Deal with your disappointments constructively

The way you manage your disappointments can have big impact on your life. Here’s how you can learn to do it right.

We all struggle with our frequent mood changes and disappointments which are an inevitable and inescapable part of life. They can be from various reasons and arise as a result of specific events or situations. They have high influence on the way we react and in the actions we take. We all have expectations like winning at something or to succeed in something that we care deeply about and so on and so forth. Each time something falls short of our expectation, we tend to feel disappointed and this leads to our mood changes. Some of the disappointments may not make much of a difference, but there are some that can make huge difference. The feelings of disappointment may last for a short while, or might hang over for long period of time depending on how we deal with them. If not dealt with properly, they affect our behavioural, cognitive, emotional and physical well-being.

With frequent mood changes and disappointments, we lose the ability to concentrate and may experience lapses in memory. Some experience irritability and prolonged period of disappointments may result in depression and sadness. Most of the times, our expectations lead to this complex and confused feeling. When faced with disappointment, some tend to attribute it to their personal failings and resort to self-blaming. They direct their anger inwards. This makes them feel they were not good enough. Others turn their anger outwardly which makes them feel bitter and vindictive.

Your mood changes can destroy your efforts

In order to avoid the feeling of disappointment, some distract themselves by turning to random, mindless activities instead of facing the problems head on. This may make them happy in short run, but does not resolve the actual problem and makes them underachievers. They tend to deny their goals by conditioning themselves not to set any expectations. This leads to self-depreciation and to a discontented life. Others seek to avoid by setting high expectations. They come under their presumptions that their expectations are realistic and when it turns out to be not true, it often leads to disappointment.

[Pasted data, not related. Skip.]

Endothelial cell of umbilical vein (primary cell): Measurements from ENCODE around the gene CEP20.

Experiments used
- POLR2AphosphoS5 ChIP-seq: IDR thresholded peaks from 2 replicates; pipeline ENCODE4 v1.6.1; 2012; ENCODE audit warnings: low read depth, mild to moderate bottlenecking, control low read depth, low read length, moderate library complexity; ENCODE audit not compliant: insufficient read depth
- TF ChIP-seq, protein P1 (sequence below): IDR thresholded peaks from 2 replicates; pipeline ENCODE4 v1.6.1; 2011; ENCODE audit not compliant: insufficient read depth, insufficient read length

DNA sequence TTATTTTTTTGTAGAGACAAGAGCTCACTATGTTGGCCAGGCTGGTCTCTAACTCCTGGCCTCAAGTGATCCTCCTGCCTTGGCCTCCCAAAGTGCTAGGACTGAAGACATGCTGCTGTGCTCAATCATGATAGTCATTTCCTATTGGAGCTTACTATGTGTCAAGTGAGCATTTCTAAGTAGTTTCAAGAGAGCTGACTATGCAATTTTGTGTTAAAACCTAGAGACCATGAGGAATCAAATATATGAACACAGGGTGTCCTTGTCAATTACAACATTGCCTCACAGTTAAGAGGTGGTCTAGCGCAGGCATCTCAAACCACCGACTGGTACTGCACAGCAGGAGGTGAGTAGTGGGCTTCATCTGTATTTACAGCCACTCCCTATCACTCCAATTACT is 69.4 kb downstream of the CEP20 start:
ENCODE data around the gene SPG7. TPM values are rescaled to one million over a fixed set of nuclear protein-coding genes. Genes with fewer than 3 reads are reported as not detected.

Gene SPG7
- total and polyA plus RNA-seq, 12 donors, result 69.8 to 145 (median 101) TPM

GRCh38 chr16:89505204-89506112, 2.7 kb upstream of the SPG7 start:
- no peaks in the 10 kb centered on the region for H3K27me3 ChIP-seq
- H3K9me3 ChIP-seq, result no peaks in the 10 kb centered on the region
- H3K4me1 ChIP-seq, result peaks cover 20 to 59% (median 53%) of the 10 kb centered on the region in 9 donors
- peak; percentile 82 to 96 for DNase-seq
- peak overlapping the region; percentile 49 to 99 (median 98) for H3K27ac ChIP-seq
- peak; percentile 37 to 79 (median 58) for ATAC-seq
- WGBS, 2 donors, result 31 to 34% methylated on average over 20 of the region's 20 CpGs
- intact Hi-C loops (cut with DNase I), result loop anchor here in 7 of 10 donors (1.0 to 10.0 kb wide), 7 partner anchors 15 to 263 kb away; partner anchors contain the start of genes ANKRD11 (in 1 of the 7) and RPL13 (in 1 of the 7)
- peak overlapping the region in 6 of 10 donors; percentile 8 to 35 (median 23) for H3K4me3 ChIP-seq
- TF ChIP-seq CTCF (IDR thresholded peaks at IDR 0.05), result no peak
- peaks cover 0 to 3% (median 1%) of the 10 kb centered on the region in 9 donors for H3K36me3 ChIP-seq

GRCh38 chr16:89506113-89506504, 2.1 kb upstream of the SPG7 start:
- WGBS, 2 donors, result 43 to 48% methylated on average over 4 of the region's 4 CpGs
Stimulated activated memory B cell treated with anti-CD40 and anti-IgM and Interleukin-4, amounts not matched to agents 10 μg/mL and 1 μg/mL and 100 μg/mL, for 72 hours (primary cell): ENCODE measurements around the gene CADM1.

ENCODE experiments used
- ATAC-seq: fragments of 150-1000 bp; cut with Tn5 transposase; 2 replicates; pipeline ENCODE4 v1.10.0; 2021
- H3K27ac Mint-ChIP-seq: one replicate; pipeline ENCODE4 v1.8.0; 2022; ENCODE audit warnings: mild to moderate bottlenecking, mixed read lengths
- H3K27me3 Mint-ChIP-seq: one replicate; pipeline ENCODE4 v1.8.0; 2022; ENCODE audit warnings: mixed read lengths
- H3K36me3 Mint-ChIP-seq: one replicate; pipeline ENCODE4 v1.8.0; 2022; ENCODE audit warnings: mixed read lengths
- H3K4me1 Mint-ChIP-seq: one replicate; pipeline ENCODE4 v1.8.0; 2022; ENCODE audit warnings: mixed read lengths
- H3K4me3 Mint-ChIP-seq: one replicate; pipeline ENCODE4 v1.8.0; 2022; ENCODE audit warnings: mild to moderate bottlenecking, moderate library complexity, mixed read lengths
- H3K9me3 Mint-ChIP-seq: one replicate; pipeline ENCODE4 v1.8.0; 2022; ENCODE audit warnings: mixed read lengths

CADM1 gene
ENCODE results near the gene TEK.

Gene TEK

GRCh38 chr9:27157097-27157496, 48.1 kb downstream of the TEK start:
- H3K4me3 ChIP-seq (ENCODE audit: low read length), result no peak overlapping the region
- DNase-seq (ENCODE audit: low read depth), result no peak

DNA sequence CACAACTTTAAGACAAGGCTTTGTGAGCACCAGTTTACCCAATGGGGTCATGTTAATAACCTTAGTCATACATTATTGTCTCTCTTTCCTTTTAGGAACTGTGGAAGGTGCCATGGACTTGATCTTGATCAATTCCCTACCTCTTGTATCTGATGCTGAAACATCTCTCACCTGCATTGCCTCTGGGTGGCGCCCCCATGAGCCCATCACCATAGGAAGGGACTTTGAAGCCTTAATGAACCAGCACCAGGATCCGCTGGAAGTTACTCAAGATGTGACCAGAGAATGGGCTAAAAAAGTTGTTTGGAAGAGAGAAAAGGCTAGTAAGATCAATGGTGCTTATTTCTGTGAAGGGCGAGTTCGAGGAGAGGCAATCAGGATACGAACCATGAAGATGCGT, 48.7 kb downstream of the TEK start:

Getting caught up in your mood changes can cause feelings of isolation and low self-esteem. You avoid taking risks to prevent yourself or others from being disappointed. Focusing on your disappointments for long can destruct your efforts and have a negative impact on your confidence. When you are preoccupied by disappointment, you fail to put in the right effort. Instead if you treat them as learning experiences, they can become stepping stones for growth.

Know the reasons for your disappointments

You cannot snap out of your bad mood and feeling of disappointment quickly if you are not aware of what is causing them. Here are some reasons.

• The main reason for disappointment is the gap between the reality and your expectations. Having higher expectations can make you feel not being good enough.

• Feelings of guilt can lead to negative emotions and have a big impact on your mood.

• Rejections cause an emotional injury and thereby lead to your disappointments.

• Out standing tasks and mental to-do lists can nag at you and make feel discontented and disappointed.

• Brooding over past occurrences can get you stuck in replaying them over and over again.

• Feeling of failure and getting caught up on small annoyances can ruin your mood.

• Hanging on to false perceptions and negative beliefs like, “nothing works”, “not good enough”.

• Attachment to certain outcomes and too much fixation on your unrealistic goals.

We can deal with our disappointments constructively and more appropriately if we can differentiate between situations that fall within our control and factors that are beyond it.

Use your disappointments positively

You need not always get discouraged by your disappointments. If taken in positive way and dealt with constructively, they can strengthen you. Remember that your disappointments actually show your passion and can motivate you to succeed.

They help you manage your expectations

When we feel disappointed, our expectations fall out of line with the truth. By understanding the gap between your expectations and the reality, you can use them to correct your assumptions and adjust your expectations accordingly to achieve your goals.

They provide opportunity for growth. You can learn to deal with them in a positive manner and use them as opportunities to improve yourself. What you originally thought was sufficient to achieve your goal may not be enough and may need to increase your effort or change your approach to get the results you want.

They align you with your inner-self